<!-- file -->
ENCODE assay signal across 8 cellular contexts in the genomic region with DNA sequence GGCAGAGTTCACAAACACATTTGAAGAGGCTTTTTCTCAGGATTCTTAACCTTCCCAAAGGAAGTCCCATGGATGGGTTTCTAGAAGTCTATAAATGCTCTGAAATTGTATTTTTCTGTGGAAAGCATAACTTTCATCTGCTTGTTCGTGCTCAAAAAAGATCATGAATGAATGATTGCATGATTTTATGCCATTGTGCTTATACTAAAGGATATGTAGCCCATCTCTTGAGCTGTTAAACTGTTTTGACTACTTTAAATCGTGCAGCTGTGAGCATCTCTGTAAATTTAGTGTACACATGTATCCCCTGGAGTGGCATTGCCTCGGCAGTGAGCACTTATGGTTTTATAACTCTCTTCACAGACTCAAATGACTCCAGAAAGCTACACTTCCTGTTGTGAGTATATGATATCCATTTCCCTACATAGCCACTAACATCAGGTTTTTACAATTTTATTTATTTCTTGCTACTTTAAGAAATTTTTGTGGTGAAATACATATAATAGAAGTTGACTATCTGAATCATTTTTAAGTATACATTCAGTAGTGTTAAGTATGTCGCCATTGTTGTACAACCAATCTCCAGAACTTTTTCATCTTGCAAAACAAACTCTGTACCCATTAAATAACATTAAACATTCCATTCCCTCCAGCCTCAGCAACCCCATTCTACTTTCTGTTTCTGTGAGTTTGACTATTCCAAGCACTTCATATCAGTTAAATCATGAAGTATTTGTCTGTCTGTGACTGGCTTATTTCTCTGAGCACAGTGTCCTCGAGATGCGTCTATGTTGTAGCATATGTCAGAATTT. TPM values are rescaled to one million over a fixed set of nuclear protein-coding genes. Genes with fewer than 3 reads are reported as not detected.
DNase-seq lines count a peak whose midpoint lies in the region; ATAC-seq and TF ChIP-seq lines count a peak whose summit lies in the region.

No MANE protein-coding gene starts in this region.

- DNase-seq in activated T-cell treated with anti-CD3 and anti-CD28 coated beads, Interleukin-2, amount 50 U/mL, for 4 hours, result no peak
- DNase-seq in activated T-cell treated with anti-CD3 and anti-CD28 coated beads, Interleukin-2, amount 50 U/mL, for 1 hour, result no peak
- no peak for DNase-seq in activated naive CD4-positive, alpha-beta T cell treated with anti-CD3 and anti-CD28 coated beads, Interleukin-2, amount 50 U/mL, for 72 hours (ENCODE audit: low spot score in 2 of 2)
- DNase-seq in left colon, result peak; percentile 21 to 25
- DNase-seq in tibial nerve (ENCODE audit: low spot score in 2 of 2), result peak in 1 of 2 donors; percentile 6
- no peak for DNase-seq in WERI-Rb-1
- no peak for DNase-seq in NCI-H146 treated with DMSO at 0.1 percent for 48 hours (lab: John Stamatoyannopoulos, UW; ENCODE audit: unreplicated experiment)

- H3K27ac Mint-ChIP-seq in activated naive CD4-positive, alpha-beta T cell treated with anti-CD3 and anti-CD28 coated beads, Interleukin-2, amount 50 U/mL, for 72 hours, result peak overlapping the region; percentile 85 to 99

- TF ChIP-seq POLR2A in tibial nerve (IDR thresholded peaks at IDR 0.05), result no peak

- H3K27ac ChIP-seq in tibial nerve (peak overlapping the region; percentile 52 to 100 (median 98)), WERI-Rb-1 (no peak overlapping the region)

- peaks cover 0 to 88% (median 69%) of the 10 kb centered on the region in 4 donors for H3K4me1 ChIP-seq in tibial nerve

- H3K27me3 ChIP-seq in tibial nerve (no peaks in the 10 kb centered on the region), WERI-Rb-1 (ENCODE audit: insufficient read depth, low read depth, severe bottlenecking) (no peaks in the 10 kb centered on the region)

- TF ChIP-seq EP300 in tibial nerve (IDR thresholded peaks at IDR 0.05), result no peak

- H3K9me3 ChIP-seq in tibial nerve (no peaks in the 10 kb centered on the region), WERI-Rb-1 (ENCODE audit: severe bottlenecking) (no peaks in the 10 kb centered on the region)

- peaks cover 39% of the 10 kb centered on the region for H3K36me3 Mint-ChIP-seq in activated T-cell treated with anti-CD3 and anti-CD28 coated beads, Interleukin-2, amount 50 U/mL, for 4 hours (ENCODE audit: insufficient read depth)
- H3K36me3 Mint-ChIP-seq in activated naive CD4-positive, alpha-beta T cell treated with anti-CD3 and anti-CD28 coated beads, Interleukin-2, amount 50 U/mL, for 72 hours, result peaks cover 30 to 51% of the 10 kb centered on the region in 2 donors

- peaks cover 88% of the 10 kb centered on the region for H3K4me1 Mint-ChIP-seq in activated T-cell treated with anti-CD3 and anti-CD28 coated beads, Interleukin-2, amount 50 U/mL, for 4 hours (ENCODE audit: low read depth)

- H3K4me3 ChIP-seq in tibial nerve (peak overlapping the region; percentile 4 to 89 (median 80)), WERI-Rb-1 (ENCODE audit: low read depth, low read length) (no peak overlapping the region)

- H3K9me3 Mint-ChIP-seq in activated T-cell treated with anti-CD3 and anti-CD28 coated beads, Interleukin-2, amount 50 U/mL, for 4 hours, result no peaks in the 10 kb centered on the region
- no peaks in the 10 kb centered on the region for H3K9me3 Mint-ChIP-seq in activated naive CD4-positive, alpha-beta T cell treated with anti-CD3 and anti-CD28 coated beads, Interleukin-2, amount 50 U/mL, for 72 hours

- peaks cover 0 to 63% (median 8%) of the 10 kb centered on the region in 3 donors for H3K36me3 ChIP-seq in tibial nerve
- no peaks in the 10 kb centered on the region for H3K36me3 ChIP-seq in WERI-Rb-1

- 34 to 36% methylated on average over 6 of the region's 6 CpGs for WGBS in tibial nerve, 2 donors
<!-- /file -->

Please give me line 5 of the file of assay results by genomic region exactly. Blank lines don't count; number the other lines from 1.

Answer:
- DNase-seq in activated T-cell treated with anti-CD3 and anti-CD28 coated beads, Interleukin-2, amount 50 U/mL, for 1 hour, result no peak